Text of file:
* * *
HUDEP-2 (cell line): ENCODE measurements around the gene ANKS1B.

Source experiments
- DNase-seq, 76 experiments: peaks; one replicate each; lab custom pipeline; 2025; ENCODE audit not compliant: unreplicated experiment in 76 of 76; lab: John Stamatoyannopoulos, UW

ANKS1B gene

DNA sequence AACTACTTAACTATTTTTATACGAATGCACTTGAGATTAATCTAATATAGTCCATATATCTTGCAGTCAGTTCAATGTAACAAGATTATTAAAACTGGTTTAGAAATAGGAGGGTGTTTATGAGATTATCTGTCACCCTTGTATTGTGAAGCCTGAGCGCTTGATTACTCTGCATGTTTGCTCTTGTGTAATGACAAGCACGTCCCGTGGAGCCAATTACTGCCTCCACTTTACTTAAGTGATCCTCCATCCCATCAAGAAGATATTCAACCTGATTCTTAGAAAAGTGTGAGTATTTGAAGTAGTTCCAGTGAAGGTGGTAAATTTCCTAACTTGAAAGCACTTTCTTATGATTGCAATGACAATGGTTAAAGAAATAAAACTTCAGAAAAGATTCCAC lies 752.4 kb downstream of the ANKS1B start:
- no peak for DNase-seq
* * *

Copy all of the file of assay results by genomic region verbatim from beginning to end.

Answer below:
HUDEP-2 (cell line): ENCODE measurements around the gene ANKS1B.

Source experiments
- DNase-seq, 76 experiments: peaks; one replicate each; lab custom pipeline; 2025; ENCODE audit not compliant: unreplicated experiment in 76 of 76; lab: John Stamatoyannopoulos, UW

ANKS1B gene

DNA sequence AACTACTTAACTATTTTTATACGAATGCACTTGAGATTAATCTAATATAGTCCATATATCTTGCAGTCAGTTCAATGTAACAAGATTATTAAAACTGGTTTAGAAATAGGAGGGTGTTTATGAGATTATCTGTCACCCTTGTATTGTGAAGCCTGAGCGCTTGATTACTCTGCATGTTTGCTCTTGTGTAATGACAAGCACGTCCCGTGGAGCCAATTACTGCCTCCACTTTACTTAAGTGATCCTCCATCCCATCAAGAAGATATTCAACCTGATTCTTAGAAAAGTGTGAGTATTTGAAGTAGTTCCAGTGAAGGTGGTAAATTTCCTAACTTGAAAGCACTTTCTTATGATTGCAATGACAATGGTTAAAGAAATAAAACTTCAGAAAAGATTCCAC lies 752.4 kb downstream of the ANKS1B start:
- no peak for DNase-seq